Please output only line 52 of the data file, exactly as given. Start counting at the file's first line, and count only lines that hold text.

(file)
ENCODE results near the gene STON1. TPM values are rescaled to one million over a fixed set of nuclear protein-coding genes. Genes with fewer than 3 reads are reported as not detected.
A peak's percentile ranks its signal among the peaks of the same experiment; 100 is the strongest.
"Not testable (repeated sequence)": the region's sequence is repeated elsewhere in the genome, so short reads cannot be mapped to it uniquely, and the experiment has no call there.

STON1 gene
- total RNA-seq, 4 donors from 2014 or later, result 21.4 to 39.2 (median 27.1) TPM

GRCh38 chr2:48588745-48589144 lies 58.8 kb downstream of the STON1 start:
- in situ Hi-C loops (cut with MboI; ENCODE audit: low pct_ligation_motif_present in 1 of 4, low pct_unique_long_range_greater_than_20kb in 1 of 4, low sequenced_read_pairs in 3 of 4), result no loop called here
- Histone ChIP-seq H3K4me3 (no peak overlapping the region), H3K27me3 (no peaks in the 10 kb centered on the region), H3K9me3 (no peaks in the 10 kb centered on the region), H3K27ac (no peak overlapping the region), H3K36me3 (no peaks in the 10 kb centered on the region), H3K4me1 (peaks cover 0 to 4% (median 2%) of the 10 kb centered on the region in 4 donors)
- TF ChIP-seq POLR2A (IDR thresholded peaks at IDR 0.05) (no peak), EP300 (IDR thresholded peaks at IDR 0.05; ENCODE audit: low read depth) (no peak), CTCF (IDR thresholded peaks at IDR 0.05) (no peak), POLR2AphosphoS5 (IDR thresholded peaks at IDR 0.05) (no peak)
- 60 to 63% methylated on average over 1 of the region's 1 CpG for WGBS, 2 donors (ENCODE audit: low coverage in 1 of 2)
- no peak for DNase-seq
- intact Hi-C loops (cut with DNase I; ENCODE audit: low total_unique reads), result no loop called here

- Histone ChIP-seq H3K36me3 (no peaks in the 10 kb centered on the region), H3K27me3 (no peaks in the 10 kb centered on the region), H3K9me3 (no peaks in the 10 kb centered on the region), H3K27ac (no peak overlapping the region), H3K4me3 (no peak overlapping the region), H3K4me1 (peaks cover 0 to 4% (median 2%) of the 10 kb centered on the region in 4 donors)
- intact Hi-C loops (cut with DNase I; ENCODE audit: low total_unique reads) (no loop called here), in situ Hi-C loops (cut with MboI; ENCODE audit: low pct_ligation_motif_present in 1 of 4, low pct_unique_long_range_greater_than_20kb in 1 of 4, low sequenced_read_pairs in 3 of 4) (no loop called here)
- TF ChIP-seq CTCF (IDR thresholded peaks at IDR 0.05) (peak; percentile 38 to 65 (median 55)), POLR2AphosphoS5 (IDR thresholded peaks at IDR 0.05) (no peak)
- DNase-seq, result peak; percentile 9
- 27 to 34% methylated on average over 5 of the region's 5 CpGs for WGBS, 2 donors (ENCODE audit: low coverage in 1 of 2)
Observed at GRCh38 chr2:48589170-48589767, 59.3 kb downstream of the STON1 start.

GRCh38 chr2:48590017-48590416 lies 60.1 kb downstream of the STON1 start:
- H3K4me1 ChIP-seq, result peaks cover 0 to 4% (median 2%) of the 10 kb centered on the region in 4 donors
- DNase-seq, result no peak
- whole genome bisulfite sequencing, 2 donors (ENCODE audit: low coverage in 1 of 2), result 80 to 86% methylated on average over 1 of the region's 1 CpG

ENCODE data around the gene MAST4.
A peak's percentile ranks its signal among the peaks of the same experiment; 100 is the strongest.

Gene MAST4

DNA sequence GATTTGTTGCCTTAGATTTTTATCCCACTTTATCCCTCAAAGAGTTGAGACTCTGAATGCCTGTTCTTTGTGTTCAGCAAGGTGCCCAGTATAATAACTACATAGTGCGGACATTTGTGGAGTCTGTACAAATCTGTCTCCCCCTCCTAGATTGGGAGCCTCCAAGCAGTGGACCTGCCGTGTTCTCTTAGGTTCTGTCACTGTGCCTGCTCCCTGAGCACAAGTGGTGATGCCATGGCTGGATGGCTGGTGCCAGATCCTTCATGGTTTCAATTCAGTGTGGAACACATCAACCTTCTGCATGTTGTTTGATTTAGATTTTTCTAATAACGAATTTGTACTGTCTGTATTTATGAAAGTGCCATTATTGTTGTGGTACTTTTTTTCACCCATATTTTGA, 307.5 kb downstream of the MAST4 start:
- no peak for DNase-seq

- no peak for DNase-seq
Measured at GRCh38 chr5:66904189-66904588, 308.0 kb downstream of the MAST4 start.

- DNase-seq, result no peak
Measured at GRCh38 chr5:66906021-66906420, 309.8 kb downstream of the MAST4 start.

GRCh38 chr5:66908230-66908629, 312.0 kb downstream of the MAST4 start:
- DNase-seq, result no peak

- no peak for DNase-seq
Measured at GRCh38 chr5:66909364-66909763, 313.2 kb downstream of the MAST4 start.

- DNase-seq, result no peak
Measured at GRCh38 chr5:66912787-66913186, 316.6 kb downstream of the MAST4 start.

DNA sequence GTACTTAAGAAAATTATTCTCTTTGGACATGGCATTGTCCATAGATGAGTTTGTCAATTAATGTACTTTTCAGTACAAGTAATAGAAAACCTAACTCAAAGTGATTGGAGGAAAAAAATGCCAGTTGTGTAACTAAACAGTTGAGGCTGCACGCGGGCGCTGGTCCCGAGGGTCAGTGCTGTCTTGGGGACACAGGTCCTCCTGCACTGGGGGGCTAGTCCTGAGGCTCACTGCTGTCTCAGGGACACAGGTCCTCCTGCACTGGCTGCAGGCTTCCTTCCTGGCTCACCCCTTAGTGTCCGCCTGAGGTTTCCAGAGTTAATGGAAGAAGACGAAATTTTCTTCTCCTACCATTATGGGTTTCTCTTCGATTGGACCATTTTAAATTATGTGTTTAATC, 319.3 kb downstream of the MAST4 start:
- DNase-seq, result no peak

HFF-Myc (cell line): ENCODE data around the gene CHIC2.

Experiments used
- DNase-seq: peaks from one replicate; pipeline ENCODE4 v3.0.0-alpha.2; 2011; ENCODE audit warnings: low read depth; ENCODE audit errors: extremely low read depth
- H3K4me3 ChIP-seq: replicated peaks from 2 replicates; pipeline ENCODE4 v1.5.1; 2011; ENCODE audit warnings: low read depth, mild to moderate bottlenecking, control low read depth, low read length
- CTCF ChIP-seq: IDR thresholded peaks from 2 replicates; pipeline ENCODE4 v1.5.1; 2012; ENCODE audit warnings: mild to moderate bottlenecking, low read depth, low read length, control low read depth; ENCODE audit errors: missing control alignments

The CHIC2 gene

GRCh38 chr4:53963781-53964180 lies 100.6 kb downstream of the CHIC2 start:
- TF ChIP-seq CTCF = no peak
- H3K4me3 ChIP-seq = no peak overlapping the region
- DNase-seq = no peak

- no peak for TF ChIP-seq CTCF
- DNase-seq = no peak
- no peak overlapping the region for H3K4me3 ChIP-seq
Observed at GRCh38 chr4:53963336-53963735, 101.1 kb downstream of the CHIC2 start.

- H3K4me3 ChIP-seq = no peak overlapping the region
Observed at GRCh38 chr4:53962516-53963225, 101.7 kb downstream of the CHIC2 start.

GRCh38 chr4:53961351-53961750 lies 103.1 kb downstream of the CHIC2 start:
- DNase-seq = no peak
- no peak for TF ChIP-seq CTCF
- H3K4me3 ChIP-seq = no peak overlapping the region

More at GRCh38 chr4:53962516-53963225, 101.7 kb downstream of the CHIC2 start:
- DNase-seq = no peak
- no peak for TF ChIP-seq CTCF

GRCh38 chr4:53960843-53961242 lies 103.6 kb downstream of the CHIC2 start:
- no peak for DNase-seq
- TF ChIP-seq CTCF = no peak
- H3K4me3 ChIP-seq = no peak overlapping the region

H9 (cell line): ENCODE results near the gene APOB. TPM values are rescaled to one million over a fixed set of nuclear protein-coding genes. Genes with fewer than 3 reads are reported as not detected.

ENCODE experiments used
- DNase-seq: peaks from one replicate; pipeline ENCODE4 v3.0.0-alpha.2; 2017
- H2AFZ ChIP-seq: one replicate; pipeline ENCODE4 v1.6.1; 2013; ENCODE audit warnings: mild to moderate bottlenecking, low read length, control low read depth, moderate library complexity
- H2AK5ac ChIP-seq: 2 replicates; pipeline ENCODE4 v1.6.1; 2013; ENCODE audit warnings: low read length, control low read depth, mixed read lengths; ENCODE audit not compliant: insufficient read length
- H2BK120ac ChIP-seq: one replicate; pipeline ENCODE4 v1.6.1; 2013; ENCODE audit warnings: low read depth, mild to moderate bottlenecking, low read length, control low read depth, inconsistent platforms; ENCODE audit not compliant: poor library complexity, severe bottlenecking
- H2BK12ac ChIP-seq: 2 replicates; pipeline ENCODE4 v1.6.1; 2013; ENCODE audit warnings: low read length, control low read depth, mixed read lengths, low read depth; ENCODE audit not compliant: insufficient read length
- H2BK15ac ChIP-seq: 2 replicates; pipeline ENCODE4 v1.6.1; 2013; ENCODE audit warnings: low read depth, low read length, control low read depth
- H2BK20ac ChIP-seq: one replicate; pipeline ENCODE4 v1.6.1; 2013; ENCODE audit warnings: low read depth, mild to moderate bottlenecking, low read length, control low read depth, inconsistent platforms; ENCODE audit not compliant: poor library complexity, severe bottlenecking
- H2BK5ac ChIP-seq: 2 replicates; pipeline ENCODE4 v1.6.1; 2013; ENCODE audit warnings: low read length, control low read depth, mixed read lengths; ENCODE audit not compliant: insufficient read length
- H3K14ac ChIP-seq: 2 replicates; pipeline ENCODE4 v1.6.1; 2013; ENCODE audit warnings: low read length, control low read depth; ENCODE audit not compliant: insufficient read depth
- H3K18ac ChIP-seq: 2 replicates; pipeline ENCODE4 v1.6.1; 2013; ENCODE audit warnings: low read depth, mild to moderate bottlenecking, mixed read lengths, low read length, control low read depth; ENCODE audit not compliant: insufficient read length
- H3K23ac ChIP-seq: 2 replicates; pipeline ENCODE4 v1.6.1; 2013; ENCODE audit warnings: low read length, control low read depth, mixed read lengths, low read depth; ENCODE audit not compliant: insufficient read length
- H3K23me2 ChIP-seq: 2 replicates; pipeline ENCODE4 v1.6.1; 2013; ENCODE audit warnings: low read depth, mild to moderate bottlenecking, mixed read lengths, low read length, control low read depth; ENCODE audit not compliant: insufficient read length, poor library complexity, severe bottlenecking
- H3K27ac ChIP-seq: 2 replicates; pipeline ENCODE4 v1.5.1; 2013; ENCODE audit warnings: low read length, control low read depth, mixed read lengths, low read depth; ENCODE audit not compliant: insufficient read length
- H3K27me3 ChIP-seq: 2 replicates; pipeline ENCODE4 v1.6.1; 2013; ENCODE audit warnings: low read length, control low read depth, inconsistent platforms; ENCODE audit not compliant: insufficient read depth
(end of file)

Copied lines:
- no peak overlapping the region for H3K4me3 ChIP-seq